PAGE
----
« Reply #20 on: February 19, 2007, 03:59:22 AM »
I have now heard the Glen Gray Sunrise Serenade, and I have listened to the Glenn Miller, they are the same and whilst there is a resemblance and one can see why Work may have suggested it as a source, it is mile away from Miss.Blues, whereas the the basic motif of Hard Times is virtually identical to the latter's signature motif.

I don't think anyone has suggested that W.Brown made a note for note transcription of Hard Times - just that the basic motif was the same and that this motif would probably have been quite common amongst the blues pianists of the time and hence accessible to Brown. I am sure, as I said before that there are other piano versions out there.

There are some great versions of Mississippi Blues around. I also remember Roy Bookbinder claiming that he introduced it the the revival community in the 60's and that he was the only one who sang as well as played it.


Offline dj

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Re: Mississippi Blues
« Reply #21 on: February 19, 2007, 05:04:04 AM »
Walter Davis's "I'll Be Back After Awhile" is much closer to "Mississippi Blues" that is Charlie Spand's "Hard Times Blues".  Both use pretty much the same I and IV chord motifs, the melody, and the same boogie feel in the break.  Davis's piece was recorded March 21, 1941.  Not sure when it was released, but  it was on the fourth of five disks released covering the ten songs recorded at the March session, so probably in the fall of 1941.

Now I guess I've got to go back and see if Davis used the melody and accompaniment on an earlier recording.

Offline waxwing

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Re: Mississippi Blues
« Reply #22 on: February 19, 2007, 11:21:17 PM »
Nothing on Document Volume 5 (21 July 1939 to 12 july 1940), dj.

So I took a look at the lick, as played by Brown, and noticed that it is a walkdown from an A9th chord, thru an A6th to a pretty standard partial 5th position A. The 9th chord certainly speaks to the idea that this motif is a jazz influenced lick. Certainly the piano players were a main conduit for jazz influence on country blues.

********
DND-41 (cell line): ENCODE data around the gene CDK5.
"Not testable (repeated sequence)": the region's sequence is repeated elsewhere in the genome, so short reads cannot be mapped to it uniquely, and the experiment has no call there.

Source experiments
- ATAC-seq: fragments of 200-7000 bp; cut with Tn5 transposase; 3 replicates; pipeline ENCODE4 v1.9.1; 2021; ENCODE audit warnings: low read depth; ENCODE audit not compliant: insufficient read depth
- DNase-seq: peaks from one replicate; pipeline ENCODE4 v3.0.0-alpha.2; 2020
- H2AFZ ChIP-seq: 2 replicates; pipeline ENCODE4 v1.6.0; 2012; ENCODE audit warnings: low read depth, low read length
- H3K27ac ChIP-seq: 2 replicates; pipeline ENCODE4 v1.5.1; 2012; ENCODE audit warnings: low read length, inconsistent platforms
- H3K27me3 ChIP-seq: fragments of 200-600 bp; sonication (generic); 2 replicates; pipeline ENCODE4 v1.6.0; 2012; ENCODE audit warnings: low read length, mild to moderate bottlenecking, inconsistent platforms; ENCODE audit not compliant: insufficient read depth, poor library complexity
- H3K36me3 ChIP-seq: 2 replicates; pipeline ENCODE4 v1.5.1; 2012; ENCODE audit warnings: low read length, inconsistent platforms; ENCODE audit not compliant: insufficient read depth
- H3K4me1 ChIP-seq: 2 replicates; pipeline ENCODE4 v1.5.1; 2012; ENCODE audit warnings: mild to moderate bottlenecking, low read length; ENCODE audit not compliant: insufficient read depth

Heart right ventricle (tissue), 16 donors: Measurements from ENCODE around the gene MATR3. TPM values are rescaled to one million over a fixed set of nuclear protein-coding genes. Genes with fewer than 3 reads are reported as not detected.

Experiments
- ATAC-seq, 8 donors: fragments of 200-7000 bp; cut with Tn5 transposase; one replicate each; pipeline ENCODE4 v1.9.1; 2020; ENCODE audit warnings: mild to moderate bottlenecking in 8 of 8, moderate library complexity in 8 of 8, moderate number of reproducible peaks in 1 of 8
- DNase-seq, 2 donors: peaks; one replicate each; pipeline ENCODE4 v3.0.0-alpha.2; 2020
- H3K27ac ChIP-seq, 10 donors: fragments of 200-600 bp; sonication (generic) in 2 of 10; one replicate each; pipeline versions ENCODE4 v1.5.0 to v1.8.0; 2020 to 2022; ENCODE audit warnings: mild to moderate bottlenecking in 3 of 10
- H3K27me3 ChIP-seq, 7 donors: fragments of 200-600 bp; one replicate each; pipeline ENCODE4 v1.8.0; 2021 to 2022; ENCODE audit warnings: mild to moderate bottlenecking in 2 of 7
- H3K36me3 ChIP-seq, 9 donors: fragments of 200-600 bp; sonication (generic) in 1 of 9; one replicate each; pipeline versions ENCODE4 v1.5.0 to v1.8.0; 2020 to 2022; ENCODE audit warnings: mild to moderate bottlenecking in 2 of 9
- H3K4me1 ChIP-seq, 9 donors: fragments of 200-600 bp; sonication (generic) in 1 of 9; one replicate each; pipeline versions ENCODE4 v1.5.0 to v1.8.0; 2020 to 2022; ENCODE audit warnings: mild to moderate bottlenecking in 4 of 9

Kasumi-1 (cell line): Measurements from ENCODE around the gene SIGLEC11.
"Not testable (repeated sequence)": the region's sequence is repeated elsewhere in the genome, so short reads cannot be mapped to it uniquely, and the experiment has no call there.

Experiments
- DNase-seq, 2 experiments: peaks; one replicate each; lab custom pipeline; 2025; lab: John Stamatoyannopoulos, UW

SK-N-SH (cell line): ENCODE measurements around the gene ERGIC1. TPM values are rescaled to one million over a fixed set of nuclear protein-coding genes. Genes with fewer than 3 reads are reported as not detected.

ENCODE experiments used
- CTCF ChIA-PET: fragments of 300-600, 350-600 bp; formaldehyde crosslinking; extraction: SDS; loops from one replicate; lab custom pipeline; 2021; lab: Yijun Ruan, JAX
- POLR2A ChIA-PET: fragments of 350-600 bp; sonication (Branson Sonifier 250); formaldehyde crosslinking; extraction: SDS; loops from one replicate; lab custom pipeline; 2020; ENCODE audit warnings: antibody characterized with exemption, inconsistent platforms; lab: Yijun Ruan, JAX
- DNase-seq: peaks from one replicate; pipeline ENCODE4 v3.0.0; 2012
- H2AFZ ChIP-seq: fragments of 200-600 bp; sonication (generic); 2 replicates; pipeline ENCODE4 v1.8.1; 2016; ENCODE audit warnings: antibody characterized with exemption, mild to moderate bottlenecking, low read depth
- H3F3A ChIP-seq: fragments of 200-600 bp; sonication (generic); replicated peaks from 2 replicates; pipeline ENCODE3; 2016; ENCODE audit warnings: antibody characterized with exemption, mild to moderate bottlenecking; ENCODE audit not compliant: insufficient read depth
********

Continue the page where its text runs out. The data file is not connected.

So, I listened to Hard Times Blues again on the Juke and Spand is definitely using the same 9th to 6th to Root progression, but with a far simpler rhythm than William Brown. I reworked Brown's lick to sound more closely like Spand's piano lick. Have a listen to the attached mp3.

Actually this little exercise made me realise that in spite of being more in the bass, the IV chord section is more similar to Spand's motif than the I chord section, where Brown gets quite a different feel, adding a syncopation to the second and fourth iterations of the lick. this makes it come on the off beat, creating one of the main difficulties in learning this tune, namely that the alternating bass seems to be reversed, when actually the lick just comes on a different beat.

Anyway, not trying to prove anything here, just make things clearer. Any piano players out there who are familiar with this 9th to 6th to root walkdown in other numbers and even other guises. I agree that this must have been a fairly common melodic progression.

I couldn't find the Davis tune on the juke, dj, any chance you could post an mp3?

All for now.
John C.

"People who say it cannot be done should not interrupt those who are doing it."
George Bernard Shaw

“Just because you're paranoid doesn't mean they aren't after you.”
Joseph Heller, Catch-22

http://www.youtube.com/user/WaxwingJohn
https://www.facebook.com/WaxwingJohn

Offline blueshome

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Re: Mississippi Blues
« Reply #23 on: February 20, 2007, 04:08:10 AM »
Thanks dj, I knew there was something else out there. Maybe we'll be able to find some more, I'm fishing around other players as well as W.Davis - R.Sykes is a possibility, he recorded so many songs.

Phil

Offline Prof Scratchy

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Re: Mississippi Blues
« Reply #24 on: February 20, 2007, 12:56:45 PM »
Listening to the Spand/Broon comparison, I'm thinking: that 's the same sequence as in Pinetop's Boogie Woogie (Clarence Smith, 1928)...anybody else hear that?

Offline dj

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Re: Mississippi Blues
« Reply #25 on: February 20, 2007, 04:50:27 PM »
John C.

I tried to post an mp3 of "I'll Be Back After Awhile", but can't seem to compress it enough to fit it under the attachment limit.  I'll keep trying and get it one of these days.